So ultimately, while I want my children to enjoy sports, play an instrument, and be intelligent scholars, to reach for their dreams and achieve wonderful things, I want them most of all to see other people as precious children of God. I want them to rejoice when others succeed and to celebrate the reality that God has given all of us talents and abilities and when we use them on behalf of others, then we are truly great.
Sunday, January 18, 2009
Today, I asked Drew, whose mother is expecting her third boy any day now, if he's excited about their new baby. "Yes," he said. "We're having a party when the baby's born and I'm inviting all my friends. But I asked my mom and dad, and you're not invited. You can't come watch when my mom has the baby."
So, I'm a little bit bummed that I'm missing out on all the fun. It sounds like all of Drew's friends are going to be there, but not us. Should I take offense?
Don't blame the van. Sure it's old and a bit battered, but you can't blame it for being temperamental. After all, we use it only once a week to get to Church and neglect it most of the rest of the time. Like a toddler wanting attention, it's entitled to a few tantrums, especially when we don't run it often enough to charge the battery.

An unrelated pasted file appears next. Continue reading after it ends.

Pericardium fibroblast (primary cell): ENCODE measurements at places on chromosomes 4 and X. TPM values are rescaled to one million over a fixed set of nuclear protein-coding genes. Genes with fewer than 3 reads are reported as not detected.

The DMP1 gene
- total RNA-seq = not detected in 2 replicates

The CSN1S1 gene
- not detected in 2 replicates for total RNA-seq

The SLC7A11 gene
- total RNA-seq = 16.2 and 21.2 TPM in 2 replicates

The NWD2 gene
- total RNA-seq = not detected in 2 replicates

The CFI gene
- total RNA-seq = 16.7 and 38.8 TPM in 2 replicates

And when we really need it, like when we're on vacation together, it runs like a champ. Sure, we had that door-won't-close incident last October and that time when we ran out of gas while going up a hill in California, pulling to the side of the road at the top of the hill as the van sputtered and (almost) died. As we said a prayer and then sat there wondering what to do next, we realized the van was sputtering back to life and figured out that we were only out of gas when we had to go uphill. Luckily -- or providentially -- it was downhill the next two miles to the gas station.